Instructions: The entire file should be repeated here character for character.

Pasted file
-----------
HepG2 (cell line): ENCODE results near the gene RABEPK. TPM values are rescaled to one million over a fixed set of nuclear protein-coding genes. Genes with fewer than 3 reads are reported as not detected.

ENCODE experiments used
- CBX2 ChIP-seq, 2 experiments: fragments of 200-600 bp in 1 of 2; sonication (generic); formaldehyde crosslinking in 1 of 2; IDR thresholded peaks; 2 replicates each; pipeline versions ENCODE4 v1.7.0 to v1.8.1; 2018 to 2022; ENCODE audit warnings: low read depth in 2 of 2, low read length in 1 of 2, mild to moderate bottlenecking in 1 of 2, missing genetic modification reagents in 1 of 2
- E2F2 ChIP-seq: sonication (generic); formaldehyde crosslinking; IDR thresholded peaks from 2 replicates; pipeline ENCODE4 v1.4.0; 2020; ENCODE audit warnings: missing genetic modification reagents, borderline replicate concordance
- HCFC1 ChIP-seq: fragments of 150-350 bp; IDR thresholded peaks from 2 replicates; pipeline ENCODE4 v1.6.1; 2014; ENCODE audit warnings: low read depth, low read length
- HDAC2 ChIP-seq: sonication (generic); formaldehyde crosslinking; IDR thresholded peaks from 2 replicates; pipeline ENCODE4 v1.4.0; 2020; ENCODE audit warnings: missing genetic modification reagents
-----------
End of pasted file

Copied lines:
HepG2 (cell line): ENCODE results near the gene RABEPK. TPM values are rescaled to one million over a fixed set of nuclear protein-coding genes. Genes with fewer than 3 reads are reported as not detected.

ENCODE experiments used
- CBX2 ChIP-seq, 2 experiments: fragments of 200-600 bp in 1 of 2; sonication (generic); formaldehyde crosslinking in 1 of 2; IDR thresholded peaks; 2 replicates each; pipeline versions ENCODE4 v1.7.0 to v1.8.1; 2018 to 2022; ENCODE audit warnings: low read depth in 2 of 2, low read length in 1 of 2, mild to moderate bottlenecking in 1 of 2, missing genetic modification reagents in 1 of 2
- E2F2 ChIP-seq: sonication (generic); formaldehyde crosslinking; IDR thresholded peaks from 2 replicates; pipeline ENCODE4 v1.4.0; 2020; ENCODE audit warnings: missing genetic modification reagents, borderline replicate concordance
- HCFC1 ChIP-seq: fragments of 150-350 bp; IDR thresholded peaks from 2 replicates; pipeline ENCODE4 v1.6.1; 2014; ENCODE audit warnings: low read depth, low read length
- HDAC2 ChIP-seq: sonication (generic); formaldehyde crosslinking; IDR thresholded peaks from 2 replicates; pipeline ENCODE4 v1.4.0; 2020; ENCODE audit warnings: missing genetic modification reagents